On the temperature dependence of organic reactivity, nitrogen oxides, ozone production, and the impact of emission controls in San Joaquin Valley, California

dc.contributor.authorPusede, S. E.
dc.contributor.authorGentner, D. R.
dc.contributor.authorWooldridge, P. J.
dc.contributor.authorBrowne, E. C.
dc.contributor.authorRollins, A. W.
dc.contributor.authorMin, K.-E.
dc.contributor.authorRussell, A. R.
dc.contributor.authorThomas, J.
dc.contributor.authorZhang, L.
dc.contributor.authorBrune, W. H.
dc.contributor.authorHenry, S. B.
dc.contributor.authorDiGangi, J. P.
dc.contributor.authorKeutsch, F. N.
dc.contributor.authorHarrold, S. A.
dc.contributor.authorThornton, J. A.
dc.contributor.authorBeaver, M. R.
dc.description.abstractThe San Joaquin Valley (SJV) experiences some of the worst ozone air quality in the US, frequently exceeding the California 8 h standard of 70.4 ppb. To improve our understanding of trends in the number of ozone violations in the SJV, we analyze observed relationships between organic reactivity, nitrogen oxides (NOₓ), and daily maximum temperature in the southern SJV using measurements made as part of California at the Nexus of Air Quality and Climate Change in 2010 (CalNex-SJV). We find the daytime speciated organic reactivity with respect to OH during CalNex-SJV has a temperature-independent portion with molecules typically associated with motor vehicles being the major component. At high temperatures, characteristic of days with high ozone, the largest portion of the total organic reactivity increases exponentially with temperature and is dominated by small, oxygenated organics and molecules that are unidentified. We use this simple temperature classification to consider changes in organic emissions over the last and next decade. With the CalNex-SJV observations as constraints, we examine the sensitivity of ozone production (PO₃) to future NOₓ and organic reactivity controls. We find that PO₃ is NOₓ-limited at all temperatures on weekends and on weekdays when daily maximum temperatures are greater than 29 °C. As a consequence, NOₓ reductions are the most effective control option for reducing the frequency of future ozone violations in the southern SJV.en_US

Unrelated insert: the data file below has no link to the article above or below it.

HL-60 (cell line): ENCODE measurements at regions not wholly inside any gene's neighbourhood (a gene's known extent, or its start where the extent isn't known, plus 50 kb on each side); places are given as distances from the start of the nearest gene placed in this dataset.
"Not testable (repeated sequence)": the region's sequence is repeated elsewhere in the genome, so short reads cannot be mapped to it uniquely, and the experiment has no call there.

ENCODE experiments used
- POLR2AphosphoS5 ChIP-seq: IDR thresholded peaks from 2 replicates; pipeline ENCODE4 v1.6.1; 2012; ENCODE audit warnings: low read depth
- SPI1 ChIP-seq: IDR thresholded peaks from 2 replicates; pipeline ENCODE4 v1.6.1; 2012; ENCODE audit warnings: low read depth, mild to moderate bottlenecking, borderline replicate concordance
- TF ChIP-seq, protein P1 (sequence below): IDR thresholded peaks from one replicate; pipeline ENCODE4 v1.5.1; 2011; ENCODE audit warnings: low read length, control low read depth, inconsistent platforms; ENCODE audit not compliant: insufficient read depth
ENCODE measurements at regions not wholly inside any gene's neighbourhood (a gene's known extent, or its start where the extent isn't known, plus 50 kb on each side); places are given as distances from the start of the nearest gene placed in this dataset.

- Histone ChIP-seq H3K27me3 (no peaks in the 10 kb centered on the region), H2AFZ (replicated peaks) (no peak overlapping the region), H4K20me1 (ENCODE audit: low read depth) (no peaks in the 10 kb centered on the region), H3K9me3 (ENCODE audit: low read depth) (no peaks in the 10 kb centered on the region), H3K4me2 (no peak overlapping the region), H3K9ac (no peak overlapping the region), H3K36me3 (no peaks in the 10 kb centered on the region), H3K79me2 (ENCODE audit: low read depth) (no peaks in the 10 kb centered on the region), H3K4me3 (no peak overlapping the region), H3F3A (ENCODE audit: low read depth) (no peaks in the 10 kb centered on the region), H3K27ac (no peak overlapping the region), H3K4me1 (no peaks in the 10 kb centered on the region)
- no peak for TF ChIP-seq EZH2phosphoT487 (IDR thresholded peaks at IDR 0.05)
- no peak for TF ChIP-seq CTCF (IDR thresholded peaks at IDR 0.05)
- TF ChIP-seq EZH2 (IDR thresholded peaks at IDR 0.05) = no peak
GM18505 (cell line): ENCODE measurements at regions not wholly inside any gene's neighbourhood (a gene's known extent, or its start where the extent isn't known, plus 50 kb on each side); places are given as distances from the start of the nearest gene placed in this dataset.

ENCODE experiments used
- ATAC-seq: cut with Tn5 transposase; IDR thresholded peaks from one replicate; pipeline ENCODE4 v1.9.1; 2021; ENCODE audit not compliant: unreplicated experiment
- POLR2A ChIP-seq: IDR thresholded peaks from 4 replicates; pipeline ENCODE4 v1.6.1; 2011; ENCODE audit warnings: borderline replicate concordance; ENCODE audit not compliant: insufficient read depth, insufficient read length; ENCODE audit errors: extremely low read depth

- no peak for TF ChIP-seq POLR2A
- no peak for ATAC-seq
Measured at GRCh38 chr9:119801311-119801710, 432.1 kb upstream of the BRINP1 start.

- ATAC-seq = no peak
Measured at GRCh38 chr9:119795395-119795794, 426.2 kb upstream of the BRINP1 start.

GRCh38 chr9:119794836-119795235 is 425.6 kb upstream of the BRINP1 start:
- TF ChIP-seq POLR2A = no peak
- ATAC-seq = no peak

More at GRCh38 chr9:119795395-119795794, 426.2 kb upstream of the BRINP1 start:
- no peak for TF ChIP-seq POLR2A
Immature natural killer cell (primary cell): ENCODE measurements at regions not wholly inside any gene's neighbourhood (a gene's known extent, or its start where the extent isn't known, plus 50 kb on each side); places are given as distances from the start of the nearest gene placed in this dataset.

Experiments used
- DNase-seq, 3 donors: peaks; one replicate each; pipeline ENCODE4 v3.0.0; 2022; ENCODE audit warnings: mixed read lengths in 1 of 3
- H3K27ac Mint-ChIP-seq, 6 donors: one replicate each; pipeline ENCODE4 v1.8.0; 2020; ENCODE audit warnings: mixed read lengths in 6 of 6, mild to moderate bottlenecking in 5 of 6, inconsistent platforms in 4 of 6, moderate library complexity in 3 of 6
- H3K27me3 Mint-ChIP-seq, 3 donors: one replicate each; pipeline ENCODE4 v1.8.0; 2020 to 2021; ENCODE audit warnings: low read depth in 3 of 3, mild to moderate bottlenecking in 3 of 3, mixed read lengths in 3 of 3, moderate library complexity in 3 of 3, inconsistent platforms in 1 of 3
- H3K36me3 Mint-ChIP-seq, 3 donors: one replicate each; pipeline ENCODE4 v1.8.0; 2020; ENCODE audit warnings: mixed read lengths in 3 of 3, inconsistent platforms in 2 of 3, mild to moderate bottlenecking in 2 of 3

dc.description.sponsorshipThis work was funded by the California Air Resources Board (contract CARB 08-316) and by the National Aeronautics and Space Administration (grant NNX10AR36G). We are grateful to John Karlik, Rick Ramirez, and the entire University of California Kern County Extension for logistical support during the CalNex-SJV project. We thank David Parrish for useful comments on our manuscript. We acknowledge the California Air Resources Board and the San Joaquin Valley Unified Air Pollution Control District for the temperature and O3 data. The findings and discussions described in this paper are those of the authors and do not necessarily represent the views of our sponsors.en_US
dc.format.extent23 pagesen_US
dc.genrejournal articlesen_US
dc.identifier.citationPusede, S. E., Gentner, D. R., Wooldridge, P. J., Browne, E. C., Rollins, A. W., Min, K.-E., Russell, A. R., Thomas, J., Zhang, L., Brune, W. H., Henry, S. B., DiGangi, J. P., Keutsch, F. N., Harrold, S. A., Thornton, J. A., Beaver, M. R., St. Clair, J. M., Wennberg, P. O., Sanders, J., Ren, X., VandenBoer, T. C., Markovic, M. Z., Guha, A., Weber, R., Goldstein, A. H., and Cohen, R. C.: On the temperature dependence of organic reactivity, nitrogen oxides, ozone production, and the impact of emission controls in San Joaquin Valley, California, Atmos. Chem. Phys., 14, 3373–3395, https://doi.org/10.5194/acp-14-3373-2014, 2014.en_US
dc.publisherCopernicus Publicationsen_US
dc.relation.isAvailableAtThe University of Maryland, Baltimore County (UMBC)
dc.relation.ispartofUMBC Joint Center for Earth Systems Technology
dc.rightsThis item is likely protected under Title 17 of the U.S. Copyright Law. Unless on a Creative Commons license, for uses protected by Copyright Law, contact the copyright holder or the author.
dc.rightsAttribution 3.0 Unported*
dc.titleOn the temperature dependence of organic reactivity, nitrogen oxides, ozone production, and the impact of emission controls in San Joaquin Valley, Californiaen_US


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